It was out of sheer coincidence that this viewing followed those of Chabrol's JUST BEFORE NIGHTFALL (1971) and THE BREACH (1970) since it has thematic similarities with the former, while adopting an incongruously stylized approach as the latter!
In fact, we have here a strangling (which, however, is a flashback this time around and occurs towards the end rather than at the very start) that is almost a replica of the one in JUST BEFORE NIGHTFALL. Similarly, the culprit is depicted as being unable to find peace of mind (and, in this case, stop his crime spree) until he is apprehended! With this in mind, the "Cult Filmz" website (where THE HATTER'S GHOST was given a similar rating as mine) bemoans the unsatisfying ending but, as for myself, I was not bothered by its ordinariness (this is, after all, essentially a low-key affair).
Incidentally, Leonard Maltin who unjustly lambasts the film and awards it a measly *1/2 may have been baffled by the seemingly deliberate heavy-handedness at work and, consequently, took Michel Serrault's performance in particular to be absurdly overstated. He is literally a "Mad Hatter", thus providing a link to yet another of the director's earlier efforts i.e. ALICE OR THE LAST ESCAPADE (1977). Indeed, as with the afore-mentioned (and intrinsically histrionic) THE BREACH, this could well be deemed a parody Chabrol movie if it were not so compelling (based on a novel by Georges Simenon) and obviously accomplished!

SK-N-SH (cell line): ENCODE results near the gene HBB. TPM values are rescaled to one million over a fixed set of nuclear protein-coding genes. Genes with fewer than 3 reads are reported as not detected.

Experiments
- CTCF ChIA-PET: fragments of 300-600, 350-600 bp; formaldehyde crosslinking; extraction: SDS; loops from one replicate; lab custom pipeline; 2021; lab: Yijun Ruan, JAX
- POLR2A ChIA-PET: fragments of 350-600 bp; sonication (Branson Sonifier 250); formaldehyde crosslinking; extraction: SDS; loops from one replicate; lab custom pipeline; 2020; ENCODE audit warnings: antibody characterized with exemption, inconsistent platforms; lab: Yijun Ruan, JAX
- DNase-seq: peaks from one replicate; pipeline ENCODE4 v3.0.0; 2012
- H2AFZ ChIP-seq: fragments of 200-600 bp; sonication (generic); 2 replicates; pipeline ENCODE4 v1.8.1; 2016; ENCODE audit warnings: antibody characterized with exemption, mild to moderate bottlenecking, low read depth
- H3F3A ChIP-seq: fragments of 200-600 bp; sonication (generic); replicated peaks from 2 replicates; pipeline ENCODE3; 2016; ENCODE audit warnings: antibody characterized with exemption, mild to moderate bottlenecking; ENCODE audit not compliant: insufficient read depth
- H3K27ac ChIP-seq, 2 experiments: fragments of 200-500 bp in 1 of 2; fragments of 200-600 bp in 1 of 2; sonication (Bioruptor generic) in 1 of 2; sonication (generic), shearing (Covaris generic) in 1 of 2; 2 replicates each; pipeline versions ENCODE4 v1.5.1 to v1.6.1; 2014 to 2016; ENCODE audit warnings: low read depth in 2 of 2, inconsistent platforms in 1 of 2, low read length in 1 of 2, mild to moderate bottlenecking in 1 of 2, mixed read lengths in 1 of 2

In the long run, THE HATTER'S GHOST emerges to be one of the most purely Hitchcockian works by France's own "Master Of Suspense", with definite nods to PSYCHO (1960) and FRENZY (1972) but also featuring a STRANGERS ON A TRAIN (1951)-like complicity between the film's two leads. The other protagonist is Charles Aznavour no less impressive than Serrault, despite having far less screen-time as the mousy Armenian tailor who constantly shadows the hatter, even witnessing one of his murders, but is too afraid to report him and, owing to his own frail health, eventually dies. Also in the cast are a young Francois Cluzet as a reporter who not only follows the case but is periodically contacted via taunting letters by the strangler, THE BREACH's Mario David as the clueless Chief of Police and Aurore Clement as an attractive woman all the menfolk lust after but who is clearly fated to cross paths with the killer eventually.
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